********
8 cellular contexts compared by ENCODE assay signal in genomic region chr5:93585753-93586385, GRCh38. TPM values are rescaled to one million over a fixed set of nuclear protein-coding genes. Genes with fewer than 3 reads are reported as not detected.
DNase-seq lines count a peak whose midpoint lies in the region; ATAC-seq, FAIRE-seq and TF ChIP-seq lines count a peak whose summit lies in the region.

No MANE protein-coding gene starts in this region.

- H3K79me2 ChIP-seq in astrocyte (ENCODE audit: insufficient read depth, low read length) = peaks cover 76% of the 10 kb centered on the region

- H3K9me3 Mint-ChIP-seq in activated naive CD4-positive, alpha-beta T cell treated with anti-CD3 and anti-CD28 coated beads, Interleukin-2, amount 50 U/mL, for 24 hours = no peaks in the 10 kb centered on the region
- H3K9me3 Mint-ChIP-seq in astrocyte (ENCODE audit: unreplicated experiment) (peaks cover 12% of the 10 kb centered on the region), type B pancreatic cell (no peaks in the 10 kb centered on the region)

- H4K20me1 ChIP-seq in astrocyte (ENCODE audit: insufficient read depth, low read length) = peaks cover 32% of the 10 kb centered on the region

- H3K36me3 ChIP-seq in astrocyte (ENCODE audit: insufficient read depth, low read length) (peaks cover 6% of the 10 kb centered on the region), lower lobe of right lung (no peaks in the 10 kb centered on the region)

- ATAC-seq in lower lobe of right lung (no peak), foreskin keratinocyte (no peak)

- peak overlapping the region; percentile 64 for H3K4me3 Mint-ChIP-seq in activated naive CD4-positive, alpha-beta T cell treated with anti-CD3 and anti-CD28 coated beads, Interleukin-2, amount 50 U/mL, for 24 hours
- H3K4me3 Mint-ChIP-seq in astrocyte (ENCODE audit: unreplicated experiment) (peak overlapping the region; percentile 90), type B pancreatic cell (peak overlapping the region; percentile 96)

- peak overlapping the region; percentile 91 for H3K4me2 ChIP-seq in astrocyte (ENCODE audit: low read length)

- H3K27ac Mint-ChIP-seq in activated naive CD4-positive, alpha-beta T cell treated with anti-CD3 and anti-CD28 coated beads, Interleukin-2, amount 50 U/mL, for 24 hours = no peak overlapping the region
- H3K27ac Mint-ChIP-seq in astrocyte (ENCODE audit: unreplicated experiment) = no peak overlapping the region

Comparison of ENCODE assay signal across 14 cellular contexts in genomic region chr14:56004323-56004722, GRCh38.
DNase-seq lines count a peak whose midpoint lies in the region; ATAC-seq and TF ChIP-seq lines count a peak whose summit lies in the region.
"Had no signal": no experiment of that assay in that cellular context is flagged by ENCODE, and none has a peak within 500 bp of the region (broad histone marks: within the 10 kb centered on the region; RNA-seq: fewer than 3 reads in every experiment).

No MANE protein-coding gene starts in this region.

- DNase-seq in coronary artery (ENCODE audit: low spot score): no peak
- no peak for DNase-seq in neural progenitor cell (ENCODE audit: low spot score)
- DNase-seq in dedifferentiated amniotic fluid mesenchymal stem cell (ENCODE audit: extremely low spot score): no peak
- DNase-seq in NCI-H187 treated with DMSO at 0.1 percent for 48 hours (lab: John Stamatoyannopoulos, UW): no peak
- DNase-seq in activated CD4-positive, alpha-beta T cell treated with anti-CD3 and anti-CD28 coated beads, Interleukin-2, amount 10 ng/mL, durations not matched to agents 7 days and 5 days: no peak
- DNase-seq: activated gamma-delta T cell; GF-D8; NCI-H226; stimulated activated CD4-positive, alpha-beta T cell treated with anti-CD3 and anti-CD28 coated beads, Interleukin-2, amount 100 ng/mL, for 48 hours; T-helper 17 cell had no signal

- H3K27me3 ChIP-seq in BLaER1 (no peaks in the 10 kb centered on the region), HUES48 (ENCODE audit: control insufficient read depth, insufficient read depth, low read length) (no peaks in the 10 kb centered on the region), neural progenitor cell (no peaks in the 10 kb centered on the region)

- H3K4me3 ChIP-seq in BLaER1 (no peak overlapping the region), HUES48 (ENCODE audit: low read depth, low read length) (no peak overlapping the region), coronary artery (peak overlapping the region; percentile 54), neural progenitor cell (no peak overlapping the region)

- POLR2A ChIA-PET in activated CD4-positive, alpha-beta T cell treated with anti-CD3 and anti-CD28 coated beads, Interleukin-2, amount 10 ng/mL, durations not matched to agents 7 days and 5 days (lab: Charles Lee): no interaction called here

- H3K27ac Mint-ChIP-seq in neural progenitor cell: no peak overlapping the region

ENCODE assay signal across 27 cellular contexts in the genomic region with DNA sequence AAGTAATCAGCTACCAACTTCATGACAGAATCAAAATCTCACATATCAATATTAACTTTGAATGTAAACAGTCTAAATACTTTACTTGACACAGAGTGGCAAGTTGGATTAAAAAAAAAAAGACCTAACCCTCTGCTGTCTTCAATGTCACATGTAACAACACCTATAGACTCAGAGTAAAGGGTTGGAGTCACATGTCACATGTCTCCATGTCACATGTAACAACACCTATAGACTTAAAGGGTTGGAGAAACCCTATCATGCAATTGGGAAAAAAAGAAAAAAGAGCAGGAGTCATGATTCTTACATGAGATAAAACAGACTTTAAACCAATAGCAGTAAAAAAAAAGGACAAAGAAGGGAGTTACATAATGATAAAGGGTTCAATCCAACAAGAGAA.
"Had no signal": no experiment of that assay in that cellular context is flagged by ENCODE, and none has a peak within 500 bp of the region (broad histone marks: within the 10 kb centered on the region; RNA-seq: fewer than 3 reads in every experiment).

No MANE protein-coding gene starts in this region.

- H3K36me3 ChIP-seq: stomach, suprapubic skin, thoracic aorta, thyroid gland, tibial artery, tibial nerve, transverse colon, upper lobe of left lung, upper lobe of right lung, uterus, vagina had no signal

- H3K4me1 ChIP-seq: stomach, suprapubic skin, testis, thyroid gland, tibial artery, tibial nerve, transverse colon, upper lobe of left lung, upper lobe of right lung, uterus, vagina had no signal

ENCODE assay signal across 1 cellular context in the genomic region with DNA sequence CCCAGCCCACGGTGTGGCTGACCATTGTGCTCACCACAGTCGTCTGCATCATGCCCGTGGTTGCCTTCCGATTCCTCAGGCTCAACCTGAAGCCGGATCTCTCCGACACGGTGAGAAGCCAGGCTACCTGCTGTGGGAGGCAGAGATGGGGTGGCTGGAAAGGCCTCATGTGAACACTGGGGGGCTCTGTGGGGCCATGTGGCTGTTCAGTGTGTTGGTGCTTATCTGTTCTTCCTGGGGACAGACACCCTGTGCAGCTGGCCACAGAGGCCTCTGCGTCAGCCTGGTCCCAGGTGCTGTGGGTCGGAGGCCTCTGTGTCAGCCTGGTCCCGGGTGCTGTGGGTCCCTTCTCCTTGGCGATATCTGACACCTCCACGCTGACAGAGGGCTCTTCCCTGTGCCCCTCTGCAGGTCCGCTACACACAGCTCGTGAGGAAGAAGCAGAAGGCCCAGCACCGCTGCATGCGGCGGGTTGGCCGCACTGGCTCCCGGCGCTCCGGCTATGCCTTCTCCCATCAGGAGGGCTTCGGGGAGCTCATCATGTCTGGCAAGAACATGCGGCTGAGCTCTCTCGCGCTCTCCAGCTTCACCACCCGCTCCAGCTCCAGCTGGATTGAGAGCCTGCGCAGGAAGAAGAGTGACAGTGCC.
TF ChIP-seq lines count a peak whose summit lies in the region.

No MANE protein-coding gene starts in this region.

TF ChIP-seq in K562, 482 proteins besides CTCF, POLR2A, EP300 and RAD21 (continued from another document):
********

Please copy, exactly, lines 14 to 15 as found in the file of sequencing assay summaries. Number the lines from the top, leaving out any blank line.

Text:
- H3K27ac Mint-ChIP-seq in astrocyte (ENCODE audit: unreplicated experiment) = no peak overlapping the region

Comparison of ENCODE assay signal across 14 cellular contexts in genomic region chr14:56004323-56004722, GRCh38.